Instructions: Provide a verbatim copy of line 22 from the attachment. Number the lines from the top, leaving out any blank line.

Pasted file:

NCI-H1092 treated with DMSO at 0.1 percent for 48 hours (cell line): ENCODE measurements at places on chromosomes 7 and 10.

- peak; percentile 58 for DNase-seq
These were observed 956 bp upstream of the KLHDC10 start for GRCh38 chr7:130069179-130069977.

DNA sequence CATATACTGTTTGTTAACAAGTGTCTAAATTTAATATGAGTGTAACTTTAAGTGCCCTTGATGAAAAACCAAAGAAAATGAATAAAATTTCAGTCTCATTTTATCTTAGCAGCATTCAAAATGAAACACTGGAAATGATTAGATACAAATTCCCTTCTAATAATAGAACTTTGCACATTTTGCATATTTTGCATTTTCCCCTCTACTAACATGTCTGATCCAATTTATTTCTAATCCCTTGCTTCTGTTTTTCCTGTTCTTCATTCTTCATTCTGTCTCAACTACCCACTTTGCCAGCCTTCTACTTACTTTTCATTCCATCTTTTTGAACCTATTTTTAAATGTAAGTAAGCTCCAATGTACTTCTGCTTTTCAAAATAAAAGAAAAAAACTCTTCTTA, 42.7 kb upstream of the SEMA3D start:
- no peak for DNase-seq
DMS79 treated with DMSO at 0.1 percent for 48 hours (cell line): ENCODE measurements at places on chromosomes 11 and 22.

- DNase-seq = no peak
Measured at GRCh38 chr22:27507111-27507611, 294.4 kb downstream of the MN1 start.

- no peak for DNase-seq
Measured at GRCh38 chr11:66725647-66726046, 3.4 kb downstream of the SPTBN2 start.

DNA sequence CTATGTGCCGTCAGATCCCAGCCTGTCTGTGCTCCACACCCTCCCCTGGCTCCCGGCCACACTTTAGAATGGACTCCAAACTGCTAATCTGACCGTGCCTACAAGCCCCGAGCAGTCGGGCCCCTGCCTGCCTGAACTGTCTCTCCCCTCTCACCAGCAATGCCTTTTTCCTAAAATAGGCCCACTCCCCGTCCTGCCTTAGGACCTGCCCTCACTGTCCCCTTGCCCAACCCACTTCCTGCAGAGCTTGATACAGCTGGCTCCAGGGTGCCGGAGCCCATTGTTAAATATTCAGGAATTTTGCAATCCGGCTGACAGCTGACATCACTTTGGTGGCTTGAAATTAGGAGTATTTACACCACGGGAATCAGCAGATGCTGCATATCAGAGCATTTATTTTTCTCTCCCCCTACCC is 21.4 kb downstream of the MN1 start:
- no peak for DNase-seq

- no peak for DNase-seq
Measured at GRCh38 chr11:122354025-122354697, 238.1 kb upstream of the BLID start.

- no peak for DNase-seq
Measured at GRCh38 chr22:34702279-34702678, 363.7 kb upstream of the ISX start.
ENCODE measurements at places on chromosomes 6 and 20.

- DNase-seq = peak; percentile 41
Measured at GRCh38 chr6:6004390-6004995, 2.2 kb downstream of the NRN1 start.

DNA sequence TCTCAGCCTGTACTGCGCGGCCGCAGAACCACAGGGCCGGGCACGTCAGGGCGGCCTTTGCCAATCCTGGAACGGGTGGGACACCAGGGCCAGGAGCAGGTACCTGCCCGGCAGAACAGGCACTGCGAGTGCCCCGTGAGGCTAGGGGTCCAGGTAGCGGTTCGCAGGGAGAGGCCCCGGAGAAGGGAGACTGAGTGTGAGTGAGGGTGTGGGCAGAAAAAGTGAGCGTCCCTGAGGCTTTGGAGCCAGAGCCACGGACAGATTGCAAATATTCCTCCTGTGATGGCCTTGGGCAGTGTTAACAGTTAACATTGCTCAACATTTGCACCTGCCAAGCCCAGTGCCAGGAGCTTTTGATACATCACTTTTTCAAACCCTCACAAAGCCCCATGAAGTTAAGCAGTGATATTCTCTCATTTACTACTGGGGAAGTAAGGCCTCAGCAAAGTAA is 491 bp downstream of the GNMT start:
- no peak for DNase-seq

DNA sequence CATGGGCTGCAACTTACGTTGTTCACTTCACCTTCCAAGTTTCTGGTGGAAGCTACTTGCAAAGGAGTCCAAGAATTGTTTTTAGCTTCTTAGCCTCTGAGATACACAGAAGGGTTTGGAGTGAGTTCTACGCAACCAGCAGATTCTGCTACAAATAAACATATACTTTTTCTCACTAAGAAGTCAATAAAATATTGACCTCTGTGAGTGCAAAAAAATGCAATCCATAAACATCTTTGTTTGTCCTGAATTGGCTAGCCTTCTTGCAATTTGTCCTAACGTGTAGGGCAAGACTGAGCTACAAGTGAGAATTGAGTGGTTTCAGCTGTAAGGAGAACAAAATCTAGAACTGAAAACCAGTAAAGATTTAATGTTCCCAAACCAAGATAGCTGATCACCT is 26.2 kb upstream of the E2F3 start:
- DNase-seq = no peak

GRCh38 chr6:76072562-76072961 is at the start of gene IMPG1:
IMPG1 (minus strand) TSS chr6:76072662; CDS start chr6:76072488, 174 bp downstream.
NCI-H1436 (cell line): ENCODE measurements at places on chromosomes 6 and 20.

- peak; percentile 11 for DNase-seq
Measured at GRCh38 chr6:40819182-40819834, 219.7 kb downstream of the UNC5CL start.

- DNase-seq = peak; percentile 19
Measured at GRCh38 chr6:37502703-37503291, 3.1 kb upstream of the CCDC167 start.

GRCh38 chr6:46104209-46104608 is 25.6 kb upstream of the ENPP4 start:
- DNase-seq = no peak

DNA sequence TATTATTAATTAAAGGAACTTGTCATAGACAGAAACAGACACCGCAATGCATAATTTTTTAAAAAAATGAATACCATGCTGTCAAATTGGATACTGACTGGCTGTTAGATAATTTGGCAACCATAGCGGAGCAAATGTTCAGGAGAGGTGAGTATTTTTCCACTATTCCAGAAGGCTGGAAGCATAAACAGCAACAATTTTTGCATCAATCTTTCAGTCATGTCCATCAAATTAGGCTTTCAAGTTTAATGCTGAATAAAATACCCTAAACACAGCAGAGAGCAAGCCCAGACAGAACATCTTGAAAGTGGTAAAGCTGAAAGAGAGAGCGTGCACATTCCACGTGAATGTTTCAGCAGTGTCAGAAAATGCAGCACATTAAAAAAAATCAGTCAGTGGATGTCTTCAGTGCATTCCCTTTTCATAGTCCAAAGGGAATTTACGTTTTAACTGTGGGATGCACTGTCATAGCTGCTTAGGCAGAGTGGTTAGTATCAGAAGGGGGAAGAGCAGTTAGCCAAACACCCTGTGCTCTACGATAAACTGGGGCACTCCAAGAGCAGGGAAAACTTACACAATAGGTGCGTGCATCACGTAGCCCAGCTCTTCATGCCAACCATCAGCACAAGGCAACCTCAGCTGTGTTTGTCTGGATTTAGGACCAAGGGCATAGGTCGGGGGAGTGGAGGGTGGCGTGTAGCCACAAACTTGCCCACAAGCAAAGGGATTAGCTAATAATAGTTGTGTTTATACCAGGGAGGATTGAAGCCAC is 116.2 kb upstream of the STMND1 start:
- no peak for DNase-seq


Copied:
DNA sequence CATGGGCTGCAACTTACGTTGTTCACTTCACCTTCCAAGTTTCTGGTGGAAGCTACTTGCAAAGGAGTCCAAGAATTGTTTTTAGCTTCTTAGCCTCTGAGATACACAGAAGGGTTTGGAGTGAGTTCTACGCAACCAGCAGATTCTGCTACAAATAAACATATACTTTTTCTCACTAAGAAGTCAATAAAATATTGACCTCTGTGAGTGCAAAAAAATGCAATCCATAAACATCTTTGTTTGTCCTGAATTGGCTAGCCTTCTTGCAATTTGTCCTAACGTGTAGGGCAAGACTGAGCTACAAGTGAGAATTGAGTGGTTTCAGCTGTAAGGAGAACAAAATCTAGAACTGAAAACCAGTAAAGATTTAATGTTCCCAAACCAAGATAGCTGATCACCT is 26.2 kb upstream of the E2F3 start: